If you were looking for a classy way to start your Friday night, the Colgate Memo-rial Chapel was the place to be last Friday, November 9, when it hosted the renowned Manhattan String Quartet. The group, which traditionally performs at Colgate once a semester, has toured worldwide, most recently visiting the Baltic countries for the Sarajevo Music Festival.
Violinists Curtis Macomber and Calvin Wiersma, violist John Dexter and cellist Chris Finckel paid homage to 18th, 19th and 21st century composers with three pieces of great aesthetic appeal. The group began with a piece by Joseph Haydn: “String Quartet in G Major,” an upbeat and joyful tune. The audience was immediately captured by the overwhelming talent of these four men. Rhythms were perfectly synchronized with one another; not once did any player fall behind. Although the sheet music was present, it was almost unnecessary for the performers, who could effortlessly produce a beautiful sound by barely skimming the pages. The main focus of these players was to perform, and their charisma resonated throughout the concert.
After a humble bow, violinist Wiersma then spoke about the context of the second composition. It was written in 2012 specifi-cally for the group to perform at the Sarajevo Music Festival. “The Salt of Broken Tears,” taking its name from a Shakespeare quote, was modeled after Balkan folk music.
“There are three important qualities to note about this piece,” Wiersma said.
First, the piece was classified as a special type of mu-sic called a “Gan-ga,” which is sung by women working in the fields. The goal of the Ganga is to signify a fierce or “rip-off ” qual-ity that represents a boasting con-test between these women. Musically, this is notated by close intervals causing dissonance, or clashing, of sound. Sec-ond, the piece is polyrhythmic, meaning it has an uneven distribution of rhythms. This quality adds to the harsh, melan-choly tone of the music. American com-posers rarely use this quality, so it sounds unusual to our ears. Finally, it is impor-tant to note that the song included many motifs of traditional Balkan folk songs, during which, Wiersma said, the Balkans would sing along enthusiastically.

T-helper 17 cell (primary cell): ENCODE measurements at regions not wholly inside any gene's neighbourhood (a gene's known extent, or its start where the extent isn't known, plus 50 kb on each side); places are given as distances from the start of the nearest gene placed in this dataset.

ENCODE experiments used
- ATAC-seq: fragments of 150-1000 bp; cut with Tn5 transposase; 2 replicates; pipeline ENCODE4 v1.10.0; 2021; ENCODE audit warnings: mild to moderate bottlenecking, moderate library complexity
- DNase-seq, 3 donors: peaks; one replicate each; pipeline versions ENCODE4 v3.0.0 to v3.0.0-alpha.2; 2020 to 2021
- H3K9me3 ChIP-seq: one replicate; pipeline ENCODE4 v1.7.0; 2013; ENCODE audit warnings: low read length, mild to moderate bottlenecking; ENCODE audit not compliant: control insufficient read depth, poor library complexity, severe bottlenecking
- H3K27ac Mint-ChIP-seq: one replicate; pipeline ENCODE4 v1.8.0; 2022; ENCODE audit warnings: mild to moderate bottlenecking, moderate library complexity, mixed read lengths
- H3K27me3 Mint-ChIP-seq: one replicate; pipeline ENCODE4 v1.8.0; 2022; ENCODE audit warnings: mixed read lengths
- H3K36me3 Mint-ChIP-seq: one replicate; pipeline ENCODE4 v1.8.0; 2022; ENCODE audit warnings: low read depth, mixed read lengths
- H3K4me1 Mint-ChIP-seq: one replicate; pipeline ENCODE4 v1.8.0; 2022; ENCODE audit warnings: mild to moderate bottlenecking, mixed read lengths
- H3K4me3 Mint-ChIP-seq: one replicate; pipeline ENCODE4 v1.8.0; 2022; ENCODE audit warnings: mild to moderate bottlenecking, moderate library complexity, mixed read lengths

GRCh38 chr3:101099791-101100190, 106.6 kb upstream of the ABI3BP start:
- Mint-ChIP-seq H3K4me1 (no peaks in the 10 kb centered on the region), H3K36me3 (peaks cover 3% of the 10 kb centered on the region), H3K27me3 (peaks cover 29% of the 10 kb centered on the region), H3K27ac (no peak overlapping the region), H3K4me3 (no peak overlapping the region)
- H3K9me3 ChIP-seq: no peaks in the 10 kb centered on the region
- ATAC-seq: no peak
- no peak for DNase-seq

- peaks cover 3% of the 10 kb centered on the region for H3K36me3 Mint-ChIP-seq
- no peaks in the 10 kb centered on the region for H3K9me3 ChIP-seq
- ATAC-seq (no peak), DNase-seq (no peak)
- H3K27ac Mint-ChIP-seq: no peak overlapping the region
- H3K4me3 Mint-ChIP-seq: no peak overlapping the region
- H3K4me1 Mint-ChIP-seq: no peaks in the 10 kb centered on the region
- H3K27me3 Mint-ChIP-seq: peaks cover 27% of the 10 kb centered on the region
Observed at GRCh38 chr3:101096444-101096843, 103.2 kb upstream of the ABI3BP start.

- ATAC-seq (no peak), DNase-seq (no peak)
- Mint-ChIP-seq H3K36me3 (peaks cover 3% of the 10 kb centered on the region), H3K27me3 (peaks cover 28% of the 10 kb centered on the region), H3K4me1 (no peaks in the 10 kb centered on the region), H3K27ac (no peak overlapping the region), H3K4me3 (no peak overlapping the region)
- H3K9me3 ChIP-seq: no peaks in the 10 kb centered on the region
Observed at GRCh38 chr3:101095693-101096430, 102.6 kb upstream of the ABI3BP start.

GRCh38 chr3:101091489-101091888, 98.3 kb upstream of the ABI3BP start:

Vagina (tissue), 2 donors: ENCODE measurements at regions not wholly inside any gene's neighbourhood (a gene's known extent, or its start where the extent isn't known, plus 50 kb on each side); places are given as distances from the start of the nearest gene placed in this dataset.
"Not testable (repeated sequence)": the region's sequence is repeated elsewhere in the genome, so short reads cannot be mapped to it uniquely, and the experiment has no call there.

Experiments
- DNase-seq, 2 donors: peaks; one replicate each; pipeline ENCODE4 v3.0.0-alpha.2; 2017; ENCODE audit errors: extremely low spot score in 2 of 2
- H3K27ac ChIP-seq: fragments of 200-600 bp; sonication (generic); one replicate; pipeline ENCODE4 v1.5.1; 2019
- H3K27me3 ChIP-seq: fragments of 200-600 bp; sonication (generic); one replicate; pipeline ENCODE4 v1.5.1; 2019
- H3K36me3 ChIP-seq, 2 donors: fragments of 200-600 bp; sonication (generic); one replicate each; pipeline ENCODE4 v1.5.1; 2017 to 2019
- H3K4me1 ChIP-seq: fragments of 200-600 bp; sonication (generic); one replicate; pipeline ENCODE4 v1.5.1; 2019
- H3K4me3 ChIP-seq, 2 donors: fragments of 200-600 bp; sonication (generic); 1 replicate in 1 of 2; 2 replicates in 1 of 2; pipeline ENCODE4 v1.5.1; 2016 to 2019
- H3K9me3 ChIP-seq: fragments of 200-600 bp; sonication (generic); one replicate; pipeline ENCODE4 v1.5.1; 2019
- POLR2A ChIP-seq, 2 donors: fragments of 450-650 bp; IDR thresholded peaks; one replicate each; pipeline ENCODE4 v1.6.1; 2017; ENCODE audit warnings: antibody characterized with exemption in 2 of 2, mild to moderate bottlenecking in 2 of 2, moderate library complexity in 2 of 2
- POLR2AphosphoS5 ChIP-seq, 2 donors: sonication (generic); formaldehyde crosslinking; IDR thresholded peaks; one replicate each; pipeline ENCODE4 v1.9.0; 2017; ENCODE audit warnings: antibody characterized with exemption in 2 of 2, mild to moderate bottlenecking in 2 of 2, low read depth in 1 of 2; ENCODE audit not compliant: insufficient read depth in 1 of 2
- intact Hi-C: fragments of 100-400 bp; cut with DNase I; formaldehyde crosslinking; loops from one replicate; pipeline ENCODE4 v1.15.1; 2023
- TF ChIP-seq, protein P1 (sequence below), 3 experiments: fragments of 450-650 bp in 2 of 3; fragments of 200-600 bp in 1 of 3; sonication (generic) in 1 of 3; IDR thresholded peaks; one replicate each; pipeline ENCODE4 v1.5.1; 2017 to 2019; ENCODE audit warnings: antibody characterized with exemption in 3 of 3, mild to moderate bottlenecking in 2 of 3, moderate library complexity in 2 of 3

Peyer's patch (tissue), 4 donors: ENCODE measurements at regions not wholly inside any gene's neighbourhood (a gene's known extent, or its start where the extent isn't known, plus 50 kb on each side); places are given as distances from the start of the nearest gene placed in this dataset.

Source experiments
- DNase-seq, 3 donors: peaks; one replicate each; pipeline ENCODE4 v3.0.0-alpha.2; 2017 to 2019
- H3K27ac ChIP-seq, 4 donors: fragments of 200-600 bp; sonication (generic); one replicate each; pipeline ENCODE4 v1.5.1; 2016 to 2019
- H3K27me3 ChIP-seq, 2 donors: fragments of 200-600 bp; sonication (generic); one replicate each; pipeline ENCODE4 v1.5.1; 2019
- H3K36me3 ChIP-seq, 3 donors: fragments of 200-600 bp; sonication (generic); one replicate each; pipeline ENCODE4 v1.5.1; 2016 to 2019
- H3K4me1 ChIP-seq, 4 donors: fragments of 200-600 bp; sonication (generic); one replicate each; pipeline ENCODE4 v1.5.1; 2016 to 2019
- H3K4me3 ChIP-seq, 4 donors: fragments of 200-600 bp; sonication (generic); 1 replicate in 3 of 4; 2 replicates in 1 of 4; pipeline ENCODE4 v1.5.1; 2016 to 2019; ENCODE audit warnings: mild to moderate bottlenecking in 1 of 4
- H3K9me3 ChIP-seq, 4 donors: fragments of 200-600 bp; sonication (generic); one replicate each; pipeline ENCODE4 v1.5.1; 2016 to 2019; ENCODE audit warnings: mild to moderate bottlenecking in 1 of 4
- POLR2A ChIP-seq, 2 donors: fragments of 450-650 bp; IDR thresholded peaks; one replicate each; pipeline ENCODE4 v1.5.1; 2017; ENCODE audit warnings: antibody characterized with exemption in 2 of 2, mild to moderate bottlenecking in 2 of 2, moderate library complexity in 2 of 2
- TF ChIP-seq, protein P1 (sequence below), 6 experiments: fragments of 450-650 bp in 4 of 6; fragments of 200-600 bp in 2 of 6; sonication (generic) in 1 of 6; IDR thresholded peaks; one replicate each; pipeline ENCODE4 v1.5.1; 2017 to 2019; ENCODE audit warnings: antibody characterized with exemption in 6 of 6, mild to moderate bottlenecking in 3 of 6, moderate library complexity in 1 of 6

Following a short intermission, the group ended with “String Quartet in A Major,” written by composer Robert Schumann, which made a gradual transi-tion from bitter to hopeful. During this song, Wiersma, who had been the first violinist for the first two pieces, gave up the solo role to Macomber, who played with the same precision and beauty as his colleague. The song gradually built up to a powerful crescendo, bringing the audience to their feet as the group smiled and left the stage without boast or pretension.
Thursday afternoon, the quartet spent one-on-one time with students enrolled in CORE 152: The Challenges of Mo-dernity. The students not only had the opportunity to ask the members any spe-cific questions, but were also able to gain insight on the players’ repertoire. They even received an exclusive performance – one which is unique and ultimately adds to the Core Curriculum experience here at Colgate.
Contact Rachael Shook at [email protected]